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Fashion Retailers Agree To Safety Plan After Factory Collapse


It's been three weeks since a factory collapsed in Bangladesh's garment sector, killing more than 1,000 people. Today, several major retailers that buy clothing made in the country signed onto an ambitious safety plan meant to prevent future tragedies. The agreement is being applauded by worker advocates around the world.

To tell us what's in it, we're joined by NPR's Jim Zarroli. And Jim, give us the details. What does the agreement say, and what does it actually commit retailers to do?

JIM ZARROLI, BYLINE: Well, this is the kind of agreement that could really make a difference in Bangladesh, if enough companies stick to it. Basically, the retailers will have to underwrite some very rigorous fire and safety inspections in the factories where they, you know, manufacture their clothes. The inspectors will be looking at things like whether there's a permit for any additions that have been made on buildings. The owner of Rana Plaza, which is the building that collapsed on April 24th, had added several floors to the buildings even though he didn't have any building permit at all.

CORNISH: So under this agreement, what will happen, say, if inspectors go into a factory and find a major safety violation?

ZARROLI: Well, the violation will have to be addressed. And the companies will have to see to it that the factory owner has the wherewithal to correct it. Now, that doesn't necessarily mean the retailer will have to pay for the repairs. But it will have to at least, you know, maybe help arrange for financing somehow, if the owner can't get it.

The really important thing here is that the company will be agreeing to stay with a factory owner and not go away. One of the problems in Bangladesh is that, you know, the factory owner might discover some safety problem - like a crack in the building - but he's afraid to stop and fix it, you know, because he has 10,000 shirts to get out by next week. And the retailer - if he takes too much time - will get mad and take his business elsewhere. Well, as part of this agreement, the retailers are promising to stay with the factory as long as it takes to correct the problem.

CORNISH: So how many retailers have actually signed on to this agreement, and how much of the garment industry in Bangladesh do they represent?

ZARROLI: Well, before today, the agreement was signed by PVH, which is the parent company of Tommy Hilfiger and IZOD and Calvin Klein; also, a German retailer called Tchibo. Now, today, you have more coming on board. They are the British companies Primark and Tesco, and the Dutch company C&A.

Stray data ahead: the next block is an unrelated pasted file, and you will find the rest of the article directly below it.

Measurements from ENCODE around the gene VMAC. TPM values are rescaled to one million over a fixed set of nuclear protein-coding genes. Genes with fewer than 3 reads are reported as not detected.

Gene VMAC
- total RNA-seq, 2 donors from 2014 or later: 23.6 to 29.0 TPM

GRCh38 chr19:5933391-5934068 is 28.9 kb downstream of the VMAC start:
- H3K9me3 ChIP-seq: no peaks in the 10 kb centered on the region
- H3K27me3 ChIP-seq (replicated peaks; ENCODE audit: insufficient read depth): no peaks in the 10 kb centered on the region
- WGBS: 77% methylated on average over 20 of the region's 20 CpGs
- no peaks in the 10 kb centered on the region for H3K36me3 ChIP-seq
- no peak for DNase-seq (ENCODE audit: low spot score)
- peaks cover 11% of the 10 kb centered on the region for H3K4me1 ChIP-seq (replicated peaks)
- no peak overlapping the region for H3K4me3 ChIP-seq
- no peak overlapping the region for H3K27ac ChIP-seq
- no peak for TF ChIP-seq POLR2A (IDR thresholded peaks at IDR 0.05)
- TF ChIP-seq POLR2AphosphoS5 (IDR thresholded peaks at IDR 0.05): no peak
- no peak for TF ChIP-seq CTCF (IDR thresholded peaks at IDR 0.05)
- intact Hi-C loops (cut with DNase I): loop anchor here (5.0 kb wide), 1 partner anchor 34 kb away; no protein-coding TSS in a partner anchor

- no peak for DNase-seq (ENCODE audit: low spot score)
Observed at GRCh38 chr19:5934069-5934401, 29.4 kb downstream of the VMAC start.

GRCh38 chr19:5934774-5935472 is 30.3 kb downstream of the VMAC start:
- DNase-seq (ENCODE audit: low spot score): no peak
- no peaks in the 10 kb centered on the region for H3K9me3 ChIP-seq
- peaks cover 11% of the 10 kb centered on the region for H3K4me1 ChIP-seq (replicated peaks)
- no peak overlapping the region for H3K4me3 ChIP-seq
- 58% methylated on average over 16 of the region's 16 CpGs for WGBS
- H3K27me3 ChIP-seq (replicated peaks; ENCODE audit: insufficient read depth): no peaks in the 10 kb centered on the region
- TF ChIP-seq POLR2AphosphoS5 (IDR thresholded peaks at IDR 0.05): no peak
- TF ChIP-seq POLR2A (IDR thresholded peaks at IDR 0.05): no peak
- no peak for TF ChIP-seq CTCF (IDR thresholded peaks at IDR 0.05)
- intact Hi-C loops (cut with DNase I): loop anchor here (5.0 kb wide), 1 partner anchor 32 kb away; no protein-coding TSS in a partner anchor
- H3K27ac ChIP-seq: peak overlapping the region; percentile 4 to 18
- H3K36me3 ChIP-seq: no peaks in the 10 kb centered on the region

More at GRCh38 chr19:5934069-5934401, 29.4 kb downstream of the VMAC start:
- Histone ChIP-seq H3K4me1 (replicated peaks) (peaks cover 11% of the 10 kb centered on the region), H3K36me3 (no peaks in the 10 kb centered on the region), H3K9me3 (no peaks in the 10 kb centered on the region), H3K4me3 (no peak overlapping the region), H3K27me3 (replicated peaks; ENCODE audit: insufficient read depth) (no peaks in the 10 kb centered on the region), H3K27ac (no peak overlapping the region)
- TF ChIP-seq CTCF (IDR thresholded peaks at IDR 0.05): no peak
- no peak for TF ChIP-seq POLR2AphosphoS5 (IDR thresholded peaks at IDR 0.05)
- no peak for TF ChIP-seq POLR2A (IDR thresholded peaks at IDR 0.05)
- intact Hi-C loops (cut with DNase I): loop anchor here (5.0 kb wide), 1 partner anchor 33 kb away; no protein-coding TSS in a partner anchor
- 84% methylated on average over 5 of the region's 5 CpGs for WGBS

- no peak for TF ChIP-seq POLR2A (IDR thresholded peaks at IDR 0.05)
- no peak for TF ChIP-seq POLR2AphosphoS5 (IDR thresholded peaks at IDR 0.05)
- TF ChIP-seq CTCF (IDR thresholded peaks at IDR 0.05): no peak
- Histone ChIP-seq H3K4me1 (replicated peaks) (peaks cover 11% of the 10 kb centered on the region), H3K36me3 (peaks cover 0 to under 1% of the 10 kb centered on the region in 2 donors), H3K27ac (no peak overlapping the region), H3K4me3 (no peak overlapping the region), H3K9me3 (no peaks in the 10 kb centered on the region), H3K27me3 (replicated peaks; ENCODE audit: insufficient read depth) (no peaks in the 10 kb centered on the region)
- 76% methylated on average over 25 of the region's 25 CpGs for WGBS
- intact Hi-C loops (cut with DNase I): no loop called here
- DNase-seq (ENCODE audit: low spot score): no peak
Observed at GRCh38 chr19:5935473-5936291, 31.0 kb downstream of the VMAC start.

But then you have two really big and important players in retail that have signed on. One is H&M, the giant Swedish company, which is the largest manufacturer of clothing in Bangladesh. And then the other is Inditex, which owns the Zara chain. And activists say it's really important that these last two have signed on because they are leaders in the field.

I mean, this is a business in which there's enormous pressure to churn out clothing very fast. And if these, you know, these mega chains agree to these terms - which could end up slowing down production, in some cases - it might sort of, you know, ease the time pressure on all the other retailers.

CORNISH: Now, Jim, most of the retailers you mentioned are European. And I've got to ask, any American companies sign on to this?

ZARROLI: Mostly, they haven't signed on yet. I mean, the Gap, for instance, has been the subject of an online petition calling on it to make its factories safer. And it has basically said, you know, we have our own safety inspections in the factories where we manufacture; we've lent out money for repairs; we don't need to sign this agreement. Wal-Mart has said something similar. But I think activists are still hoping that they can, you know, get retailers like these, and J.C. Penney, to come on board anyway.

CORNISH: That's NPR's Jim Zarroli. Jim, thank you.

ZARROLI: You're welcome.


CORNISH: You're listening to ALL THINGS CONSIDERED from NPR News. Transcript provided by NPR, Copyright NPR.